Except as otherwise required by the duties of your position, you must not - and must not permit others to - access, listen to, monitor, record, tamper with, disclose or intrude upon any customer conversation or communication, except to comply with a valid service or installation order, a valid legal order or applicable law, or for the limited purposes of quality monitoring and training, as approved by the Legal Department.
Note that they mention "comply[ing]...with a valid legal order or applicable law," but don't clarify what the customer should be told about such compliance.

Verizon's privacy policies are posted two places online, as a summary and as the full privacy policy. From the summary:
Verizon is Committed to Protecting Your Privacy 
Protecting our customers' privacy is an important priority at Verizon and we are committed to maintaining strong and meaningful privacy protections for customers. Our privacy policy is designed to inform you about the information we collect, how we use it, and your options with regard to that collection and use. Key elements of our full privacy policy are summarized below.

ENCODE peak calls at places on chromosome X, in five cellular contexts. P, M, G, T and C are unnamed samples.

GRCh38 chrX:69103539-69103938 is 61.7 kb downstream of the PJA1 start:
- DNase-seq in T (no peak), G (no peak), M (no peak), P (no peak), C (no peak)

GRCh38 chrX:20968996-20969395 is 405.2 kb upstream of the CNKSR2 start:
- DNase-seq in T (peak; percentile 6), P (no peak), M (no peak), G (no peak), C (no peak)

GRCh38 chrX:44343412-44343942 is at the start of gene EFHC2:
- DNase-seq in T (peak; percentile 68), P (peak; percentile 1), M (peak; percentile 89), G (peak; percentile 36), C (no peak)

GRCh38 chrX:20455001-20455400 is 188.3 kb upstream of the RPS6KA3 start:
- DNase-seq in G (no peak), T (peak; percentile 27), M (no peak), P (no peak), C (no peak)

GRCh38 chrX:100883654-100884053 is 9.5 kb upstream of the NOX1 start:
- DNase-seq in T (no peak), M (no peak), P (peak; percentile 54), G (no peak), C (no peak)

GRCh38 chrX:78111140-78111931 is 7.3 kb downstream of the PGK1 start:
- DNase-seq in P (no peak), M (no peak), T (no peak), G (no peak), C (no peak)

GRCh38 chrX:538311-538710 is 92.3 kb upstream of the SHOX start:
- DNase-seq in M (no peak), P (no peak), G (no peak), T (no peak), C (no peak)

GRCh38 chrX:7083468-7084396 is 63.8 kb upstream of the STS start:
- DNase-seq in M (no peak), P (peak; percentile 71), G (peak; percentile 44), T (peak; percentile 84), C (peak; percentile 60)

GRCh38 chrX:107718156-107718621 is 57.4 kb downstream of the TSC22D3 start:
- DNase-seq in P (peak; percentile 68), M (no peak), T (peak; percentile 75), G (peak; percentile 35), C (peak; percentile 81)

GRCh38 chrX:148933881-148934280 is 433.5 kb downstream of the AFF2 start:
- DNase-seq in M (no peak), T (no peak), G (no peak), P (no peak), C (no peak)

From the full privacy policy:
Information Collected When You Use Verizon Products and Services: 
We collect information about your use of our products, services and sites. Information such as call records, websites visited, wireless location, application and feature usage, network traffic data, product and device-specific information, service options you choose, mobile and device numbers, video streaming and video packages and usage, movie rental and purchase data, and other similar information may be used for billing purposes, to deliver and maintain products and services, or to help you with service-related issues or questions. In addition, subject to any legal restrictions that may apply, this information may be used for other purposes such as providing you with information about product or service enhancements, determining your eligibility for new products and services, and marketing to you based on your use of your products and services. This information may also be used to: (1) manage and protect our networks, services and users from fraudulent, abusive, or unlawful uses; and (2) subject to consent practices described in this policy, help us improve our services, research and develop new products, and offer promotions and other services. This type of information may be aggregated or anonymized for business and marketing uses by us or by third parties...